|Review: Rob Rock - Garden of Chaos|
|Garden of Chaos|
Label: AFM Records
Year released: 2007
Genre: Power Metal
Review online: June 18, 2008
Reviewed by: Larry Griffin
for:Garden of Chaos
Rated 3.35/5 (67.06%) (17 Votes)
Ahh, the smell of ass-kicking is in the air again, like bitter cannon smoke after a battle, and Rob Rock is the general in command. This is his latest offering of high-octane, pounding riff-and-chorus Heavy Metal, and if you ever liked him in the past, you won't find anything to change your mind here. Garden of Chaos is one of those albums that offers absolutely nothing in the way of innovation or any pretentious crap like that, but it does what it sets out to do SO FUCKING WELL that any pretenses of "it's too generic" or "I want something that sounds different" can be immediately disregarded, and those who said them shamefully corrected...with a solid ironclad boot print right in the middle of their asses.
So what exactly does Garden of Chaos do so well? Rob Rock's charmingly old school Heavy Metal aesthetics have never failed to please, especially when brought into the modern context that this album offers, and here the choruses are bigger, the riffs are cooler, and the production is better than ever, making for, on paper, just about one of the coolest "pure" Metal albums to come out last year, up there with winners like Hardworlder and The Curse of Crystal Viper. Rob's steely air-raid wailing is combined with the heavy, bludgeoning classic metal riffs and screaming solos of the inimitable Roy Z, and it is truly a match made in heaven, for the performances here are so good that you'll probably have to keep a rag handy to wipe off the drool.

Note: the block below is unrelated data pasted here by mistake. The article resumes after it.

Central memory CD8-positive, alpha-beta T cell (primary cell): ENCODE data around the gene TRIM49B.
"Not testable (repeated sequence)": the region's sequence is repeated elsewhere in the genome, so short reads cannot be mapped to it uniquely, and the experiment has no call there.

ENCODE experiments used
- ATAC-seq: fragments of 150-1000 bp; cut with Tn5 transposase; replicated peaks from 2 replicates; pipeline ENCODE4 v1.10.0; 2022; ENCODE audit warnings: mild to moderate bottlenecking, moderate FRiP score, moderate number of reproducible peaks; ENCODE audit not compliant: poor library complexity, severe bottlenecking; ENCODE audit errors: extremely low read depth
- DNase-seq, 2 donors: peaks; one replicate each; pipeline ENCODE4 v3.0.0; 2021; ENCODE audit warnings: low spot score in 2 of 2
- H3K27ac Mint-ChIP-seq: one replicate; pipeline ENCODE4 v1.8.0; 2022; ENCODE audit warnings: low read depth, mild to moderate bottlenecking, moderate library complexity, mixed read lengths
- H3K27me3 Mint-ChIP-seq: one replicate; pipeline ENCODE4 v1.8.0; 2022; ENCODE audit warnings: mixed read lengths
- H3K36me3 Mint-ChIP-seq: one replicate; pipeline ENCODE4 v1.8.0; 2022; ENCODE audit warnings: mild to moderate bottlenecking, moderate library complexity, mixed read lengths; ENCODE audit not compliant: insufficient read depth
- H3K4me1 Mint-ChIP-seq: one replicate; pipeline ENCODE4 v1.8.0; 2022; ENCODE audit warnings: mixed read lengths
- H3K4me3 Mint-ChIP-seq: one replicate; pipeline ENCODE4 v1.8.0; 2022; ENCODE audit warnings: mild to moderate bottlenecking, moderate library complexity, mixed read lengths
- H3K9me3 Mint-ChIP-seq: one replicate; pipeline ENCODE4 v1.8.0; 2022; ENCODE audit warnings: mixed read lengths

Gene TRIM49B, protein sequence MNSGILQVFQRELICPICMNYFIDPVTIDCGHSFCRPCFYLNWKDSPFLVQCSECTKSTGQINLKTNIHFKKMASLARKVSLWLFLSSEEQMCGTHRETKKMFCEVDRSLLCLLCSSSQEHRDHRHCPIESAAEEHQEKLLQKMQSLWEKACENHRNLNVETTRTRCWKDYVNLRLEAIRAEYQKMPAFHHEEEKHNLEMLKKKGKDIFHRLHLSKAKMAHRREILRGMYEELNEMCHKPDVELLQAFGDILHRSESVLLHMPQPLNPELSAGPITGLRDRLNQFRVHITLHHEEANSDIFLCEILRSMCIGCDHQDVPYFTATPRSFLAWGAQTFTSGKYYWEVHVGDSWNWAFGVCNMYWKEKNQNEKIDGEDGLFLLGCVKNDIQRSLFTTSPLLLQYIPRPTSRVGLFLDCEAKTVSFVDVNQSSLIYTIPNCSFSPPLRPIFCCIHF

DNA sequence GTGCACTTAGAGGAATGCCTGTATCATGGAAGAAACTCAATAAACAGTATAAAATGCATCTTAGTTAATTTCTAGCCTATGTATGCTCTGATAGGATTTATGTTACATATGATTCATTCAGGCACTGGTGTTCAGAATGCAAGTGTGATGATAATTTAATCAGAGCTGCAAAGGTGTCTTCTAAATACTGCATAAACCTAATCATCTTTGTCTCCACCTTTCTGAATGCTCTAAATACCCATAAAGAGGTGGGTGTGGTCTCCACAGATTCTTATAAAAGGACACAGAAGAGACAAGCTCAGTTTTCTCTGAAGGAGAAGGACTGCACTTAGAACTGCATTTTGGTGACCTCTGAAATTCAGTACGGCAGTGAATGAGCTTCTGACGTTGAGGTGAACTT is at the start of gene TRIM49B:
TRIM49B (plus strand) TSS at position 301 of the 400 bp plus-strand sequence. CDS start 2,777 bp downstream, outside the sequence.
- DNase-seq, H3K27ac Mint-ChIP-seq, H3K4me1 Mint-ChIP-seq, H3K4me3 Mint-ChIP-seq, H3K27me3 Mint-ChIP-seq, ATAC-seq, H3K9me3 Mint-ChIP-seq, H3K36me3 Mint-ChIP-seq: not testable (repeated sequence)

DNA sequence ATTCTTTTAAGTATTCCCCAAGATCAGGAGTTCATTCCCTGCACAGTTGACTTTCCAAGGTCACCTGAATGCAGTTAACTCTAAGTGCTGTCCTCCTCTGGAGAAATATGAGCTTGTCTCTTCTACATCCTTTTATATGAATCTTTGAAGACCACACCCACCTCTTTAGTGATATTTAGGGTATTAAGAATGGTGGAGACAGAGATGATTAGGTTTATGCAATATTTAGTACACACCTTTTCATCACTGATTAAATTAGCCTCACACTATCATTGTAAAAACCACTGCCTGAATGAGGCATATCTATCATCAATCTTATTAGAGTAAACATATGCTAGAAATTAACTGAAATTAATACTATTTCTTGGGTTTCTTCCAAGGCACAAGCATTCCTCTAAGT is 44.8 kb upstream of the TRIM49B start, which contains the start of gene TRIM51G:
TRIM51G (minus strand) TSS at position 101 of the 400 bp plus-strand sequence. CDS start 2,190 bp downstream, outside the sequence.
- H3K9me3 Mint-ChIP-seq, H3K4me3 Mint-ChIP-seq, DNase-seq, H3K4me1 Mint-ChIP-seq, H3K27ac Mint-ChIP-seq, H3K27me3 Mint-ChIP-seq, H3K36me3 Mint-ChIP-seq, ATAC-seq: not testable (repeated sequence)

Aside from being a maelstrom of Heavy Metal the way it was meant to be played, Garden of Chaos shares another element of the two modern classics mentioned in the paragraph above in that it is unabashedly and blatantly wearing its influences on its sleeves, a virtual melting pot of classic Metal influences that will put a smile on even the old man in the corner who won't listen to anything released after 1989. Fuck, listen to the twin guitar attack intro of "Metal Breed" and tell me that couldn't have been on Powerslave, and that the galloping, stomping metallic fare of "Millennial Reich" couldn't have been on Ample Destruction, or that "Savior's Call" wouldn't fit in well on Stained Class. And that isn't even all there is, either, with standouts like the opening boom of the title track, the catchy "Satan's Playground," the epic "Spirit in the Sky" and the sinister, grooving "Only a Matter of Time" being highly entertaining melodic crackers that will get your head banging - and if they don't, then what are you doing reading this website?
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